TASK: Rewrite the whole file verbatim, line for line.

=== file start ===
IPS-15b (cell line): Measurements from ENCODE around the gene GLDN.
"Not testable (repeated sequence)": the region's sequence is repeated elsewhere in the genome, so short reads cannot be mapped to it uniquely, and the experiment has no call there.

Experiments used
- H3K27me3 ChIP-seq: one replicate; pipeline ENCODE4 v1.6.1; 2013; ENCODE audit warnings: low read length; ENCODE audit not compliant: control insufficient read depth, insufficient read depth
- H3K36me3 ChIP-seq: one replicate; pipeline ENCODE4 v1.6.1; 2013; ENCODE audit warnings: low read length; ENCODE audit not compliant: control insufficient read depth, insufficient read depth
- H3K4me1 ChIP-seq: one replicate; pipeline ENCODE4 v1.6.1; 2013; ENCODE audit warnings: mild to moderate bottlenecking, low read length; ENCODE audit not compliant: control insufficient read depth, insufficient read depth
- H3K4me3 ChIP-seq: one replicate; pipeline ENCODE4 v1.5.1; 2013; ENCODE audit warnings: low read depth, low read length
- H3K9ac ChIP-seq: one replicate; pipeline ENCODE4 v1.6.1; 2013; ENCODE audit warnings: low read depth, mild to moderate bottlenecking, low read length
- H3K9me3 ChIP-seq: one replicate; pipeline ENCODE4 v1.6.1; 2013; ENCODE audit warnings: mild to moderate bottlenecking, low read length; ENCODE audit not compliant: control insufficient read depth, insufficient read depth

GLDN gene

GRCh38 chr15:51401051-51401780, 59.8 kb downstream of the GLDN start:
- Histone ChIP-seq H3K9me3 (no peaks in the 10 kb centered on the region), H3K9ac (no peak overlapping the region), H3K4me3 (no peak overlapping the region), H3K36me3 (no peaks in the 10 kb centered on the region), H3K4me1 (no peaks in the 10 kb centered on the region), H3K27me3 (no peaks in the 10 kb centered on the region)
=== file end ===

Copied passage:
IPS-15b (cell line): Measurements from ENCODE around the gene GLDN.
"Not testable (repeated sequence)": the region's sequence is repeated elsewhere in the genome, so short reads cannot be mapped to it uniquely, and the experiment has no call there.

Experiments used
- H3K27me3 ChIP-seq: one replicate; pipeline ENCODE4 v1.6.1; 2013; ENCODE audit warnings: low read length; ENCODE audit not compliant: control insufficient read depth, insufficient read depth
- H3K36me3 ChIP-seq: one replicate; pipeline ENCODE4 v1.6.1; 2013; ENCODE audit warnings: low read length; ENCODE audit not compliant: control insufficient read depth, insufficient read depth
- H3K4me1 ChIP-seq: one replicate; pipeline ENCODE4 v1.6.1; 2013; ENCODE audit warnings: mild to moderate bottlenecking, low read length; ENCODE audit not compliant: control insufficient read depth, insufficient read depth
- H3K4me3 ChIP-seq: one replicate; pipeline ENCODE4 v1.5.1; 2013; ENCODE audit warnings: low read depth, low read length
- H3K9ac ChIP-seq: one replicate; pipeline ENCODE4 v1.6.1; 2013; ENCODE audit warnings: low read depth, mild to moderate bottlenecking, low read length
- H3K9me3 ChIP-seq: one replicate; pipeline ENCODE4 v1.6.1; 2013; ENCODE audit warnings: mild to moderate bottlenecking, low read length; ENCODE audit not compliant: control insufficient read depth, insufficient read depth

GLDN gene

GRCh38 chr15:51401051-51401780, 59.8 kb downstream of the GLDN start:
- Histone ChIP-seq H3K9me3 (no peaks in the 10 kb centered on the region), H3K9ac (no peak overlapping the region), H3K4me3 (no peak overlapping the region), H3K36me3 (no peaks in the 10 kb centered on the region), H3K4me1 (no peaks in the 10 kb centered on the region), H3K27me3 (no peaks in the 10 kb centered on the region)